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SpaceX buys two floating oil rigs for Starship/Super Heavy

Capitalism in space: As has been expected now since June, SpaceX has now officially purchased two floating oil rigs to be used for the launch and landing of its Starship/Super Heavy reusable heavy-lift rocket.

Named Phobos and Deimos, after the two moons of Mars, they are currently undergoing modifications to support Starship launch operations.

SpaceX has long been hinting at future floating launch and landing sites for their Starship launch system. The super heavy lift launch vehicle will have a large blast danger area and pose noise concerns if launched frequently near populated areas. Therefore, sea launch platforms will play a key role in the launch cadence SpaceX plans to reach with Starship, including on-orbit refueling flights for deep space missions and transportation from one place to another on Earth.

Job postings by SpaceX have indicated that work on offshore launch platforms has begun in Brownsville, Texas, near their Starship manufacturing and launch facilities in Boca Chica. Positions included crane operators, electricians, and offshore operations engineers, and several of the job listings specified that the position was part of the company’s Starship program. Job descriptions for these positions included responsibilities like “designing and building an operational offshore rocket launch facility” and required the “ability to work on an offshore platform in Brownsville, Texas.”

Out of work because you live in a fascist Democratic Party-controlled state and have had your job destroyed by their tyrannical policies? Move to Texas and go to work for SpaceX! At the moment at least the United States remains a collection of 50 sovereign states, with the ability of citizens to move from one to the other freely to improve their lives. Some states, such as Texas and Florida, are moving forward under the American concepts of freedom and private enterprise. Others, such as California and New York, are not.

Want to bet which ones will prosper in the coming decade? I pick Texas and Florida. Anyone willing to bet me?

Pioneer cover

From the press release: From the moment he is handed a possibility of making the first alien contact, Saunders Maxwell decides he will do it, even if doing so takes him through hell and back.

 
Unfortunately, that is exactly where that journey takes him.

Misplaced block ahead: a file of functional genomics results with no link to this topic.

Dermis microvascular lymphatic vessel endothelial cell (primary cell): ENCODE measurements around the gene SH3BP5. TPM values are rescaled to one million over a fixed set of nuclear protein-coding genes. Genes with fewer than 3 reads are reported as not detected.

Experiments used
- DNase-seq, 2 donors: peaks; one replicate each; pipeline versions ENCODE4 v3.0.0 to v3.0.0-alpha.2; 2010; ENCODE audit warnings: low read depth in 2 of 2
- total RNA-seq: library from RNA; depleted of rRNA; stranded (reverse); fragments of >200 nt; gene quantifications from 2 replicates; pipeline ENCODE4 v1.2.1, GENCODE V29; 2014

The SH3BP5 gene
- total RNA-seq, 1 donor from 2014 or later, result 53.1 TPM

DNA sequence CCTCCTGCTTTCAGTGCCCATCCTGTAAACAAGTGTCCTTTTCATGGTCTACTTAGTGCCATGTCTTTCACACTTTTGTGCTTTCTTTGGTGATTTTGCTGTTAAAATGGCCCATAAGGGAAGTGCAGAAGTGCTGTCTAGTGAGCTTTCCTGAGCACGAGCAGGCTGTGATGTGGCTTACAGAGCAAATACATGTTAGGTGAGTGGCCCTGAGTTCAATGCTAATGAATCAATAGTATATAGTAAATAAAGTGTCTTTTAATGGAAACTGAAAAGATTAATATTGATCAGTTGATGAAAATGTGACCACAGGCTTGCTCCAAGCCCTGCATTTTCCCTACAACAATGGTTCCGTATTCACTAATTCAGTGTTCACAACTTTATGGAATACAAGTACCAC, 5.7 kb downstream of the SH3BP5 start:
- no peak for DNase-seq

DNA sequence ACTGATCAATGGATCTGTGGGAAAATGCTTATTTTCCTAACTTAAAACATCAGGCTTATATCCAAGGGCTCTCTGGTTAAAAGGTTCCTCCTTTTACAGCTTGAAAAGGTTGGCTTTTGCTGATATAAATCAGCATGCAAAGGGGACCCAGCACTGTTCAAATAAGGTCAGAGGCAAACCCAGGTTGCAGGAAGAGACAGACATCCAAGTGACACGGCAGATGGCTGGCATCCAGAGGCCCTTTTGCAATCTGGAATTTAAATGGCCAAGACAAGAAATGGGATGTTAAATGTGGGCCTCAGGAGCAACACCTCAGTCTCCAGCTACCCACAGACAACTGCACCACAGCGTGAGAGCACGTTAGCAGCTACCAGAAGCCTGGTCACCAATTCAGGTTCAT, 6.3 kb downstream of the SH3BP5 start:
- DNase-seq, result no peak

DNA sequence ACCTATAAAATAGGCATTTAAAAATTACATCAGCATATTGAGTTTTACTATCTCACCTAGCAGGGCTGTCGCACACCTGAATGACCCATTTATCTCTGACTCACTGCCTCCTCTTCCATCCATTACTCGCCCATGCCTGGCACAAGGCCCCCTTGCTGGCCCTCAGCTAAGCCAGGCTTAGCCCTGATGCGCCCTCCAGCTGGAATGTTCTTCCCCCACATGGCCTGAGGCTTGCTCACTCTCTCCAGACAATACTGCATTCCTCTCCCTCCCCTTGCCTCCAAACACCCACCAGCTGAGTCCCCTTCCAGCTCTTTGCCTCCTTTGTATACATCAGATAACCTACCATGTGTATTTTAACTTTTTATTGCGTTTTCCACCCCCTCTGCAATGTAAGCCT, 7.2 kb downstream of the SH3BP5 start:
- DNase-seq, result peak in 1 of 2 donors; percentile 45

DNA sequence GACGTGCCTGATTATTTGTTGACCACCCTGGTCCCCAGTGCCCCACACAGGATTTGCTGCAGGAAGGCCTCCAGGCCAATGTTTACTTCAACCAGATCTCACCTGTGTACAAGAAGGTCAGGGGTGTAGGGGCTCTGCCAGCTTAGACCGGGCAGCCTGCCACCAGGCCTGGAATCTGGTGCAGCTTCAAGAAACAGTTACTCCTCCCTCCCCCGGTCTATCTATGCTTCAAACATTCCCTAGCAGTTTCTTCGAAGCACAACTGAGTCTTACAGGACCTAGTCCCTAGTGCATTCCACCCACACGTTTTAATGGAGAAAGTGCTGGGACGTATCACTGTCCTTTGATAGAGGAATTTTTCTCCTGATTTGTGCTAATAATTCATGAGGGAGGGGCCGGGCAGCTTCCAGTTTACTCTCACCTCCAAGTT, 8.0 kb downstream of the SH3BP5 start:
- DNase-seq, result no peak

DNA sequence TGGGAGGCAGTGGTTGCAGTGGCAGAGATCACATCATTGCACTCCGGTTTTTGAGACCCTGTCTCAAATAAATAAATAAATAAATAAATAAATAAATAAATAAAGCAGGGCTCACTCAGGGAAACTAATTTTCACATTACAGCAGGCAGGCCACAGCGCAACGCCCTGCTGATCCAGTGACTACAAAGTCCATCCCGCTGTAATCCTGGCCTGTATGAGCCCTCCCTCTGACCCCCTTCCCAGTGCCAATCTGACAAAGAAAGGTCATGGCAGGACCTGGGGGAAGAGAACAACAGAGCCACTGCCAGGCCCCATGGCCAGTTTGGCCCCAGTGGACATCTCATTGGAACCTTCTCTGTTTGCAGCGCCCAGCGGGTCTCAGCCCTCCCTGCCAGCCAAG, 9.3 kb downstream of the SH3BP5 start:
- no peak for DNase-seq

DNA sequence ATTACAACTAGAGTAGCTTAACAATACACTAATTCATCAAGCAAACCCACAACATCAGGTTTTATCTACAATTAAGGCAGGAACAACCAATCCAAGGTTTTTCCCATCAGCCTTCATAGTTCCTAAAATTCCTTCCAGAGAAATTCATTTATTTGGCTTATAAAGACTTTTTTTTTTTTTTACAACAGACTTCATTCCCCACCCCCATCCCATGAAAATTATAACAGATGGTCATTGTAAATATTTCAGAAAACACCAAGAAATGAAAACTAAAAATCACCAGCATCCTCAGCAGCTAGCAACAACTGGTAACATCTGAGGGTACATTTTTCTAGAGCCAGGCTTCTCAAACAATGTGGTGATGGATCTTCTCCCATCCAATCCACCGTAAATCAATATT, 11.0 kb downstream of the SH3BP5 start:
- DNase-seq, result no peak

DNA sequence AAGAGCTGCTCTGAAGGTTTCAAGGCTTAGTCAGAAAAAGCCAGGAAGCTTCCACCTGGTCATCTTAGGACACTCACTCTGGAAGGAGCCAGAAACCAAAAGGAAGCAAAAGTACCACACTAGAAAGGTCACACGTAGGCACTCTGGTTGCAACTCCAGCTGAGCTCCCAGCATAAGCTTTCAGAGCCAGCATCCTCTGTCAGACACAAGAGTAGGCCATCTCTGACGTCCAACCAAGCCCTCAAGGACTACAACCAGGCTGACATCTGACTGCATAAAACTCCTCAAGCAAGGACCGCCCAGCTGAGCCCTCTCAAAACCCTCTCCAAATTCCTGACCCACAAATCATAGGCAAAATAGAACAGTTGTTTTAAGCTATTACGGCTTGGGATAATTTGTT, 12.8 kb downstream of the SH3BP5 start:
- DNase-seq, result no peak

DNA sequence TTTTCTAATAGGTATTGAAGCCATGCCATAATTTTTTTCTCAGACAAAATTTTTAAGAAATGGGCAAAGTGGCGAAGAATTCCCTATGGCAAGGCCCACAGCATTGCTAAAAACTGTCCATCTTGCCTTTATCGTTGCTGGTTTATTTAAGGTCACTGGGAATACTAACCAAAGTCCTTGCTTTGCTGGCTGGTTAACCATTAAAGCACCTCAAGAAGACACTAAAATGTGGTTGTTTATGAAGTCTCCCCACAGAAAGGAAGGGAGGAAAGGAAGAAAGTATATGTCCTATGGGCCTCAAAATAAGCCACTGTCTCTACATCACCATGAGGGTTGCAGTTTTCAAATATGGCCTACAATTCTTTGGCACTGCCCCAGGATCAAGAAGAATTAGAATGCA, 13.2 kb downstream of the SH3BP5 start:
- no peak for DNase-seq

The vision that Zimmerman paints of vibrant human colonies on the Moon, Mars, the asteroids, and beyond, indomitably fighting the harsh lifeless environment of space to build new societies, captures perfectly the emerging space race we see today.


He also captures in Pioneer the heart of the human spirit, willing to push forward no matter the odds, no matter the cost. It is that spirit that will make the exploration of the heavens possible, forever, into the never-ending future.

 
Available everywhere for $3.99 (before discount) at amazon, Barnes & Noble, all ebook vendors, or direct from the ebook publisher, ebookit.
 

8 comments

  • James Street

    Bought used, of course. Musk knows how to stretch a dollar.

  • Dick Eagleson

    I’ve been expecting this news for months. It seemed completely beyond reason that SpaceX would not have had something significant like this going on somewhere along the oil-and-gas-centric Gulf Coast of TX whose off-shore platform and support industries have been badly impacted by, first, land-based fracking and, second, the Covid-19 related collapse in vehicular fuel use. So it’s finally been confirmed. And, just as with SpaceX’s “covert” work for months on its drone ships that no one smelled out until shortly before their official announcement, the purchase of these two idled rigs for a literal song happened five months ago.

    These two platforms are likely only the initial pair to be acquired and repurposed over the next several years. What are now the rechristened Deimos and Phobos are only the first two of a class of six such platforms. The remaining four may also be “laid up in ordinary” as the Royal Navy likes to say and, if so, could well soon join their elder siblings under the SpaceX flag. Considering how long after the actual purchase we’re finding out about it, it would not surprise me in the least if it turns out such arrangements have already long since been made.